A federal judge ruled April 24 against President Donald Trump’s administration's efforts to end the Deferred Action for Childhood Arrivals program, which some UA students depend on for legal status, and demanded that DACA be fully reinstated.
DACA, a program created in 2012 under former president Barack Obama’s administration, protects young undocumented immigrants from deportation and makes them eligible for work permits, according to the U.S Citizenship and Immigration Services website.
Within 90 days of the decision, the U.S. Department of Homeland Security officials must explain in a memo their justification for canceling the program that they claimed was unlawful, according to a decision by U.S. District Judge John Bates. If the legal justification does not satisfy the court, the judge would reinstate DACA, meaning DHS must once again accept new applications.
On Sept. 5, 2017, DHS announced that officials would begin phasing out the DACA. DHS Acting Secretary Elaine Duke informed current DACA recipients that they could work until their authorizations expired, but DHS officials would reject renewal requests and new applications, according to a DHS memorandum. Judges in New York and California ruled earlier this year that DHS could not deny DACA renewal requests.
When the Trump administration dismantled the program in the fall, some UA students feared what could happen to them, according to an article published Sept. 12, 2017 in The Arkansas Traveler. Eighteen DACA recipients were enrolled at the UofA as of Oct. 17, 2017, said Suzanne McCray, vice provost for enrollment.
UA Latinx Coordinator Magdalena Arroyo helps Latino and Latina students, including some DACA recipients, find careers, internship and scholarship opportunities, she said.
When working with DACA recipients, Arroyo tries to speed the process of finding internships and jobs because of their unstable situations, she said. She focuses on what she can do for them in the short term.
“The DACA recipients all know they have signed up for a wobbly, unstable program, but it’s all they have,” Arroyo said.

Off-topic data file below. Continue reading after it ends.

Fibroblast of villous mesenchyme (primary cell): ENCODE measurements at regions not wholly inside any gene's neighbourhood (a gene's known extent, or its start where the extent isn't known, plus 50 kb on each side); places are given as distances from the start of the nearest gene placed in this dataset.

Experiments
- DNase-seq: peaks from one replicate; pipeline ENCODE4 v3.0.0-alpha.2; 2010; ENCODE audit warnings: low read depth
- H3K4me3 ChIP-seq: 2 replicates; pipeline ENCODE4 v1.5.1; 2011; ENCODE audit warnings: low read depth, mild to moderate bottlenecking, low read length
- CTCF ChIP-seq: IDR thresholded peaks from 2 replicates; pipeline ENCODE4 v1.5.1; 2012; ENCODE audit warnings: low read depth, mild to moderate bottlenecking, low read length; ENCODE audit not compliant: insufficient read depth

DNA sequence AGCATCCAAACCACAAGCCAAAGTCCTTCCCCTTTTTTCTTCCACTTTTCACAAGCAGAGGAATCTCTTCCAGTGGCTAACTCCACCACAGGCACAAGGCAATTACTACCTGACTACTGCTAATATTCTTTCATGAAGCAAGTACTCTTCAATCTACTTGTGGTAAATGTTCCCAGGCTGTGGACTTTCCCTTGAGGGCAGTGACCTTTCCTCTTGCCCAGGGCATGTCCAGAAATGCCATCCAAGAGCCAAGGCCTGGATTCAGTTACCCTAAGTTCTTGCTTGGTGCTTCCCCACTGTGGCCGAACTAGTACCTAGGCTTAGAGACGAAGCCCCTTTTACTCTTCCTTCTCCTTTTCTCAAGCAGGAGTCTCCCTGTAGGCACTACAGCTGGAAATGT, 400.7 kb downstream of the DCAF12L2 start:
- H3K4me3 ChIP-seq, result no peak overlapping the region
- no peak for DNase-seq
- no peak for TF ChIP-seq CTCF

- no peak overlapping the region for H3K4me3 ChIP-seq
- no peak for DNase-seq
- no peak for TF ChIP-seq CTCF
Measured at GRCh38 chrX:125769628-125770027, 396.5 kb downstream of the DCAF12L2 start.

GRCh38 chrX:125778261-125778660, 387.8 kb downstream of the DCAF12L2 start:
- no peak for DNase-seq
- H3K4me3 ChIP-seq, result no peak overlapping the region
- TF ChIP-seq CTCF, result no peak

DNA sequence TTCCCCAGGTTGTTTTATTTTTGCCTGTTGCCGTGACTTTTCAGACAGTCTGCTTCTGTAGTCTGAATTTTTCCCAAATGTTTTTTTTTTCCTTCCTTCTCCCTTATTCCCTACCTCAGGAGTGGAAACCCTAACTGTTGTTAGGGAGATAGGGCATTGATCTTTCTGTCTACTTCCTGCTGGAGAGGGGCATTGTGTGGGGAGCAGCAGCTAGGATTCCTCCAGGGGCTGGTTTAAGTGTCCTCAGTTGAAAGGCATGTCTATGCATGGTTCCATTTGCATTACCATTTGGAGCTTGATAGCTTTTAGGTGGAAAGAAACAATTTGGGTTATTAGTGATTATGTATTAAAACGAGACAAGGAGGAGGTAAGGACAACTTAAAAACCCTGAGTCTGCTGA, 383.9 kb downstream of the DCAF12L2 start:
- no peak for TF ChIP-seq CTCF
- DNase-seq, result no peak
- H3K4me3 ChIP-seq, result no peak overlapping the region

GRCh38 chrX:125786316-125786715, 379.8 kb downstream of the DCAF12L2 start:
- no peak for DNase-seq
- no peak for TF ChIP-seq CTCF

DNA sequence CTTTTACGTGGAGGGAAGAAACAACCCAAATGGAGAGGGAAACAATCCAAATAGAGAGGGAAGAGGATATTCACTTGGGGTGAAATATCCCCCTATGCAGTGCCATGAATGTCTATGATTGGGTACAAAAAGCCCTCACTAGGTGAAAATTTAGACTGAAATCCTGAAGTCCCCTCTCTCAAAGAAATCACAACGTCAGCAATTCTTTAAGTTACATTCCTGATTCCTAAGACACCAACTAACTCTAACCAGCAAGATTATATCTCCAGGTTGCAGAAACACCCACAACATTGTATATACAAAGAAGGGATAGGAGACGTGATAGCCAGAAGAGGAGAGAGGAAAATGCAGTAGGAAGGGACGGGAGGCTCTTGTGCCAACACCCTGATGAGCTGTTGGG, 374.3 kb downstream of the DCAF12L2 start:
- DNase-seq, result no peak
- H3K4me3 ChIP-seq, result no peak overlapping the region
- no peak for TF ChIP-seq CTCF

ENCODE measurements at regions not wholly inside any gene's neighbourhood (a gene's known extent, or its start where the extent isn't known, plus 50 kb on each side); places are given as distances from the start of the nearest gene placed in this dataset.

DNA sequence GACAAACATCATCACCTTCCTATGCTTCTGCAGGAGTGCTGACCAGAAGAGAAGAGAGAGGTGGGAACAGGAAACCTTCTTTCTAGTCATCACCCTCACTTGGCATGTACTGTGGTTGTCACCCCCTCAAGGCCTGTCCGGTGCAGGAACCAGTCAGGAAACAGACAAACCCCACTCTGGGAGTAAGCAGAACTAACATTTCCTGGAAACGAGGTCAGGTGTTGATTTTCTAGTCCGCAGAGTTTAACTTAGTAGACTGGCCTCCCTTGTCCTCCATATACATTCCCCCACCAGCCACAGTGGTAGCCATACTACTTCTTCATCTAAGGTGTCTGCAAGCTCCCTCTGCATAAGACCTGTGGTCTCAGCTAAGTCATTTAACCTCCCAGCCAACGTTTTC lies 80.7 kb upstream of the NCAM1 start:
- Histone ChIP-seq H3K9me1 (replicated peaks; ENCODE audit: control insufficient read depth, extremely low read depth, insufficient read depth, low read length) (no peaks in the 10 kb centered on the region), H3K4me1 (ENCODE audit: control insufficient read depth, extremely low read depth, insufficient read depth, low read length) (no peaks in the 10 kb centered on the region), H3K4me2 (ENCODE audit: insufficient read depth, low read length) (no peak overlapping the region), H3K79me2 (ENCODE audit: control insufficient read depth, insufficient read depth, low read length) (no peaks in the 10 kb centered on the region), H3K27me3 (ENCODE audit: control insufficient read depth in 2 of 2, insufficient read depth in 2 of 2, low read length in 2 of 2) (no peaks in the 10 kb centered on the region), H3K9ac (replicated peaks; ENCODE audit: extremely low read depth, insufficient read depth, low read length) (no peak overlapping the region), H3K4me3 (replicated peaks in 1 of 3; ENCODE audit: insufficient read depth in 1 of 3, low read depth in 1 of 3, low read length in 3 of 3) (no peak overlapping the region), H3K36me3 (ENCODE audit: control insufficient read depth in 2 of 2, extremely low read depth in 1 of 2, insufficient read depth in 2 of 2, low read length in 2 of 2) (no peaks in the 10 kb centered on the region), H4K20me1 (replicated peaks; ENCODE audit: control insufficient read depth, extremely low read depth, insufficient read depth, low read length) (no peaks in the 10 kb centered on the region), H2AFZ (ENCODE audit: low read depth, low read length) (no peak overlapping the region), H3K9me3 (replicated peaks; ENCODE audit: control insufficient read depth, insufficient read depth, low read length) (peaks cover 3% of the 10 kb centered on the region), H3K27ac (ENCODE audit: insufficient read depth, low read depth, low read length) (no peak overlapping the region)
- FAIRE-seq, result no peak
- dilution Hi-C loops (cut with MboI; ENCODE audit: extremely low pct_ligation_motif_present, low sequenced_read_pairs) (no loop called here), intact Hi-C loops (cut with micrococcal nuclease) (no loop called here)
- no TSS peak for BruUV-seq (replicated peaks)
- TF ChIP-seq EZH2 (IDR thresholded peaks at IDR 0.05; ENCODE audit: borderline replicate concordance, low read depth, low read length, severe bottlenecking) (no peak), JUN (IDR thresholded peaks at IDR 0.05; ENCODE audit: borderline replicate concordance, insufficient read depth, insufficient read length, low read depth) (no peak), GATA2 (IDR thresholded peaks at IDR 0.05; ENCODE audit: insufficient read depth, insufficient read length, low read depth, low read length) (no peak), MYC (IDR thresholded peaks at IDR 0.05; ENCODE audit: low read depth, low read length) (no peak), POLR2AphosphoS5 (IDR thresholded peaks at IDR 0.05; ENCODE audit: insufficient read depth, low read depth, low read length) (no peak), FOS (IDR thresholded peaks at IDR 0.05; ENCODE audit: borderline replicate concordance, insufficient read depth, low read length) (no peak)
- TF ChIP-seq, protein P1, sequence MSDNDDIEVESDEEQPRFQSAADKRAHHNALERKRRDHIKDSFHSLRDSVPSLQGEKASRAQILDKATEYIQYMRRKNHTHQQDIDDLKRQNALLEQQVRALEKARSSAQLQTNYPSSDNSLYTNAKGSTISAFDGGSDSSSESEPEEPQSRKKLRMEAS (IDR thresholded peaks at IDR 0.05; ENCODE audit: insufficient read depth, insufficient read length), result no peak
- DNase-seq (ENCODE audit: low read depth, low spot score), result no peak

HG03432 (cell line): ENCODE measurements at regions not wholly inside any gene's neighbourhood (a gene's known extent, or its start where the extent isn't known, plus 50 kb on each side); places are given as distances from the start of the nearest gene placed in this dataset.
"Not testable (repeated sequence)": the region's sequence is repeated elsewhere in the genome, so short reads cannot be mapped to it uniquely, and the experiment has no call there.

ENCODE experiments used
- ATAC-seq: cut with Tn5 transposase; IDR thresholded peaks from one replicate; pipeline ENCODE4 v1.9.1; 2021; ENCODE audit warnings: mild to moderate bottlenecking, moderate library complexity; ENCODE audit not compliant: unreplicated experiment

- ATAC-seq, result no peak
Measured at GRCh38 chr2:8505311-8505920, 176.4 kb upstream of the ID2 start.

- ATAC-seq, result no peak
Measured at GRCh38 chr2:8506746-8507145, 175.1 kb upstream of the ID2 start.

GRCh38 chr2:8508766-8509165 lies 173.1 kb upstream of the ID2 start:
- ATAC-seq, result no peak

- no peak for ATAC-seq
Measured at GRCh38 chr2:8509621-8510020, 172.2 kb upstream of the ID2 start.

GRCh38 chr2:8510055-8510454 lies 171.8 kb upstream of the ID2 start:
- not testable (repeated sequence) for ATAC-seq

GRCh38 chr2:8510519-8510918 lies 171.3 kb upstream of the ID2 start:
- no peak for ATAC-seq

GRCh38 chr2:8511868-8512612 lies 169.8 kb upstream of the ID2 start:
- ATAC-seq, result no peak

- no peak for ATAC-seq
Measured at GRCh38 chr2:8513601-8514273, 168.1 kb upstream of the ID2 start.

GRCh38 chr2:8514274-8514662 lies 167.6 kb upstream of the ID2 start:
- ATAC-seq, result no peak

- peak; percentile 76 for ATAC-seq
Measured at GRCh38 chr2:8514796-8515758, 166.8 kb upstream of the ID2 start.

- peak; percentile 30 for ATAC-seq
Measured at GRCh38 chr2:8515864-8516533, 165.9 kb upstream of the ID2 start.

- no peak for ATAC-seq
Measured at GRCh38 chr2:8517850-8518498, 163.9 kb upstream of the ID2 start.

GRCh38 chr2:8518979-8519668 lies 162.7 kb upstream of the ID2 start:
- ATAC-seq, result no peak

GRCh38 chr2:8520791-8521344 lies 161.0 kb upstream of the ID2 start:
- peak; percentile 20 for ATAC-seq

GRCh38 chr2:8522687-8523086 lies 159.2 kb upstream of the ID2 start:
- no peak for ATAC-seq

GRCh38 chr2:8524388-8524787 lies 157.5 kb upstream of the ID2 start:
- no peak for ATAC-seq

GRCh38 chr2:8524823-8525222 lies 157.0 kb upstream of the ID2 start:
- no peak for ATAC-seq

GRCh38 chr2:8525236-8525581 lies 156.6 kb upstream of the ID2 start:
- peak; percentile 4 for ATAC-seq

Arroyo thinks that her students have stopped depending on DACA to protect them, she said. She thinks that many are not getting their hopes up about the potential reinstatement.
Drew Devenport, an immigration lawyer for Davis, Clark, Butt, Carithers & Taylor, PLC, helps DACA applicants file their renewals, he said. Devenport also worked for the UA School of Law’s Immigration Clinic in fall 2017. Volunteers from the Immigration Clinic helped DACA recipients file their renewal applications.
Devenport thinks that DHS officials are unlikely to appeal Bates’ decision, even though they have 90 days to provide a justification for ending the DACA program, he said. He thinks the 90-day deadline is a cooling period to allow DHS officials to defend their choice and to allow officials time to prepare for new DACA applications.
Bates’ decision would return DACA to a similar state as it was before Sept. 5, 2017, but some additional provisions might not be restored, Devenport said. For example, the way DACA recipients file for permission to leave the country might change. He is not certain what that might look like.
DACA recipient Mishell Quintero thinks that DACA is a good program but not a permanent solution to the problems she and other immigrants face, she said.
When Judge William Alsup in the Federal District Court of San Francisco ruled in January that officials must accept DACA renewal applications again, Quintero was able to renew her DACA protections and work permit, she said. This allowed her to enroll at the UofA in fall 2018.
Eventually Quintero would like to receive citizenship status but thinks that the current administration will try to prevent this, she said.
“As long as he [Trump] is in office, immigrants will always be under attack,” Quintero said.